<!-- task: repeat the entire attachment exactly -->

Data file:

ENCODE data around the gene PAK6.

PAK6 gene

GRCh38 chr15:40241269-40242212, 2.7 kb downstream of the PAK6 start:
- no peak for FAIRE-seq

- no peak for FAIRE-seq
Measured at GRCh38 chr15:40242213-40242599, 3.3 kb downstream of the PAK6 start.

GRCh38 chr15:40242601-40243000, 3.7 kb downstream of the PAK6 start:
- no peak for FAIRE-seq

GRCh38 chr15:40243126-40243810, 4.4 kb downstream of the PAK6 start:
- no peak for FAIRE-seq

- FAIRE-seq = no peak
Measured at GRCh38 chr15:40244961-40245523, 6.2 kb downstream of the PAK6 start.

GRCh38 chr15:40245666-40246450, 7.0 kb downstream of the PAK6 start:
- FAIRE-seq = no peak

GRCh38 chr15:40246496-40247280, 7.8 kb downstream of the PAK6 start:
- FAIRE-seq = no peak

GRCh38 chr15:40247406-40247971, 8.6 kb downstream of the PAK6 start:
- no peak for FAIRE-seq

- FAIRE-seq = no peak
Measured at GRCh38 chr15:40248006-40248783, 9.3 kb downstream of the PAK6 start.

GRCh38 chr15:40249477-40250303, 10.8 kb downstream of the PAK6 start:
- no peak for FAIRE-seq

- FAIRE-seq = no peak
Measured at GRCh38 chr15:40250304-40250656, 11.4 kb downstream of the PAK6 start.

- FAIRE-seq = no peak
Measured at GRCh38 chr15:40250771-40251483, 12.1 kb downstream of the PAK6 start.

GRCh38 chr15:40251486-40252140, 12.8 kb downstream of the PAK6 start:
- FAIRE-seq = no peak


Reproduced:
ENCODE data around the gene PAK6.

PAK6 gene

GRCh38 chr15:40241269-40242212, 2.7 kb downstream of the PAK6 start:
- no peak for FAIRE-seq

- no peak for FAIRE-seq
Measured at GRCh38 chr15:40242213-40242599, 3.3 kb downstream of the PAK6 start.

GRCh38 chr15:40242601-40243000, 3.7 kb downstream of the PAK6 start:
- no peak for FAIRE-seq

GRCh38 chr15:40243126-40243810, 4.4 kb downstream of the PAK6 start:
- no peak for FAIRE-seq

- FAIRE-seq = no peak
Measured at GRCh38 chr15:40244961-40245523, 6.2 kb downstream of the PAK6 start.

GRCh38 chr15:40245666-40246450, 7.0 kb downstream of the PAK6 start:
- FAIRE-seq = no peak

GRCh38 chr15:40246496-40247280, 7.8 kb downstream of the PAK6 start:
- FAIRE-seq = no peak

GRCh38 chr15:40247406-40247971, 8.6 kb downstream of the PAK6 start:
- no peak for FAIRE-seq

- FAIRE-seq = no peak
Measured at GRCh38 chr15:40248006-40248783, 9.3 kb downstream of the PAK6 start.

GRCh38 chr15:40249477-40250303, 10.8 kb downstream of the PAK6 start:
- no peak for FAIRE-seq

- FAIRE-seq = no peak
Measured at GRCh38 chr15:40250304-40250656, 11.4 kb downstream of the PAK6 start.

- FAIRE-seq = no peak
Measured at GRCh38 chr15:40250771-40251483, 12.1 kb downstream of the PAK6 start.

GRCh38 chr15:40251486-40252140, 12.8 kb downstream of the PAK6 start:
- FAIRE-seq = no peak